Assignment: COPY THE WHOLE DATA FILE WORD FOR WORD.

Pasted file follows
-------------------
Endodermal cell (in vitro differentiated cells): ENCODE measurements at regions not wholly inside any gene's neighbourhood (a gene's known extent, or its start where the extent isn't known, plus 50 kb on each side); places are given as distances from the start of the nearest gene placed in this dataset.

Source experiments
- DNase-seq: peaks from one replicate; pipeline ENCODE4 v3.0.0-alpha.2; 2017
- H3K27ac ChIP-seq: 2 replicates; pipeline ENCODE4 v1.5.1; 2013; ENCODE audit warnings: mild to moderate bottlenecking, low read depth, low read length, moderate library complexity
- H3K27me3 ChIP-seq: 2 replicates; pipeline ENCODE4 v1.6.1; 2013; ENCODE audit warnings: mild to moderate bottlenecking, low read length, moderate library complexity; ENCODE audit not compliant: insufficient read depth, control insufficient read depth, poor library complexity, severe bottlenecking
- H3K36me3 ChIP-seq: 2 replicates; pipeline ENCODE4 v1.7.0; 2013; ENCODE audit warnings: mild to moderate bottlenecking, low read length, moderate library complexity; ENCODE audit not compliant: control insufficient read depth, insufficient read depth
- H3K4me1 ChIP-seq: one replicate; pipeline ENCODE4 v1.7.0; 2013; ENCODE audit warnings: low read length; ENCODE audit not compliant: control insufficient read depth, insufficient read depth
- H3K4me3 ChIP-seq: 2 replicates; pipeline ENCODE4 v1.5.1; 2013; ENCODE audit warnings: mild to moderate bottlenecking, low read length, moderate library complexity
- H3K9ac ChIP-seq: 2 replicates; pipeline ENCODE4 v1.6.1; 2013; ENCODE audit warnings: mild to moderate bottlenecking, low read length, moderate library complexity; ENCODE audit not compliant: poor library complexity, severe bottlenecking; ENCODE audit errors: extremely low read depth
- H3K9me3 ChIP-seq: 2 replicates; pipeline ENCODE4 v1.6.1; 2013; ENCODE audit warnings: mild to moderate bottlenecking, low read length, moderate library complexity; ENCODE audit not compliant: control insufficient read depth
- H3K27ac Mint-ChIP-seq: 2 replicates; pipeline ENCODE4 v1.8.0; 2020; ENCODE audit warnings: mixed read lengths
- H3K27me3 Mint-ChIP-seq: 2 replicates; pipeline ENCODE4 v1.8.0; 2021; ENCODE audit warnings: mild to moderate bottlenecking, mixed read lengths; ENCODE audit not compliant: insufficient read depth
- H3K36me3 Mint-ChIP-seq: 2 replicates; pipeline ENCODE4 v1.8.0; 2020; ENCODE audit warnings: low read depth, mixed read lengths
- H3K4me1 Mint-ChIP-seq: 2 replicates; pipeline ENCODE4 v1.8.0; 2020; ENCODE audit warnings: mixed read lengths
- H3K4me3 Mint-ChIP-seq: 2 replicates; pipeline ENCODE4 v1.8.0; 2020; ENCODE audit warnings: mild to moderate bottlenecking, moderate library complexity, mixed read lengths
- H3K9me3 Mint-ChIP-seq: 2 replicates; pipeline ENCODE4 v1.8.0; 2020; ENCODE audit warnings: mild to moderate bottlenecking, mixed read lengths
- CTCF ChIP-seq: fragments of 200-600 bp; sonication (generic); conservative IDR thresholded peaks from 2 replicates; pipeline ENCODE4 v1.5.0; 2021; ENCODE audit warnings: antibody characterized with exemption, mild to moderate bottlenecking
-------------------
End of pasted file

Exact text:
Endodermal cell (in vitro differentiated cells): ENCODE measurements at regions not wholly inside any gene's neighbourhood (a gene's known extent, or its start where the extent isn't known, plus 50 kb on each side); places are given as distances from the start of the nearest gene placed in this dataset.

Source experiments
- DNase-seq: peaks from one replicate; pipeline ENCODE4 v3.0.0-alpha.2; 2017
- H3K27ac ChIP-seq: 2 replicates; pipeline ENCODE4 v1.5.1; 2013; ENCODE audit warnings: mild to moderate bottlenecking, low read depth, low read length, moderate library complexity
- H3K27me3 ChIP-seq: 2 replicates; pipeline ENCODE4 v1.6.1; 2013; ENCODE audit warnings: mild to moderate bottlenecking, low read length, moderate library complexity; ENCODE audit not compliant: insufficient read depth, control insufficient read depth, poor library complexity, severe bottlenecking
- H3K36me3 ChIP-seq: 2 replicates; pipeline ENCODE4 v1.7.0; 2013; ENCODE audit warnings: mild to moderate bottlenecking, low read length, moderate library complexity; ENCODE audit not compliant: control insufficient read depth, insufficient read depth
- H3K4me1 ChIP-seq: one replicate; pipeline ENCODE4 v1.7.0; 2013; ENCODE audit warnings: low read length; ENCODE audit not compliant: control insufficient read depth, insufficient read depth
- H3K4me3 ChIP-seq: 2 replicates; pipeline ENCODE4 v1.5.1; 2013; ENCODE audit warnings: mild to moderate bottlenecking, low read length, moderate library complexity
- H3K9ac ChIP-seq: 2 replicates; pipeline ENCODE4 v1.6.1; 2013; ENCODE audit warnings: mild to moderate bottlenecking, low read length, moderate library complexity; ENCODE audit not compliant: poor library complexity, severe bottlenecking; ENCODE audit errors: extremely low read depth
- H3K9me3 ChIP-seq: 2 replicates; pipeline ENCODE4 v1.6.1; 2013; ENCODE audit warnings: mild to moderate bottlenecking, low read length, moderate library complexity; ENCODE audit not compliant: control insufficient read depth
- H3K27ac Mint-ChIP-seq: 2 replicates; pipeline ENCODE4 v1.8.0; 2020; ENCODE audit warnings: mixed read lengths
- H3K27me3 Mint-ChIP-seq: 2 replicates; pipeline ENCODE4 v1.8.0; 2021; ENCODE audit warnings: mild to moderate bottlenecking, mixed read lengths; ENCODE audit not compliant: insufficient read depth
- H3K36me3 Mint-ChIP-seq: 2 replicates; pipeline ENCODE4 v1.8.0; 2020; ENCODE audit warnings: low read depth, mixed read lengths
- H3K4me1 Mint-ChIP-seq: 2 replicates; pipeline ENCODE4 v1.8.0; 2020; ENCODE audit warnings: mixed read lengths
- H3K4me3 Mint-ChIP-seq: 2 replicates; pipeline ENCODE4 v1.8.0; 2020; ENCODE audit warnings: mild to moderate bottlenecking, moderate library complexity, mixed read lengths
- H3K9me3 Mint-ChIP-seq: 2 replicates; pipeline ENCODE4 v1.8.0; 2020; ENCODE audit warnings: mild to moderate bottlenecking, mixed read lengths
- CTCF ChIP-seq: fragments of 200-600 bp; sonication (generic); conservative IDR thresholded peaks from 2 replicates; pipeline ENCODE4 v1.5.0; 2021; ENCODE audit warnings: antibody characterized with exemption, mild to moderate bottlenecking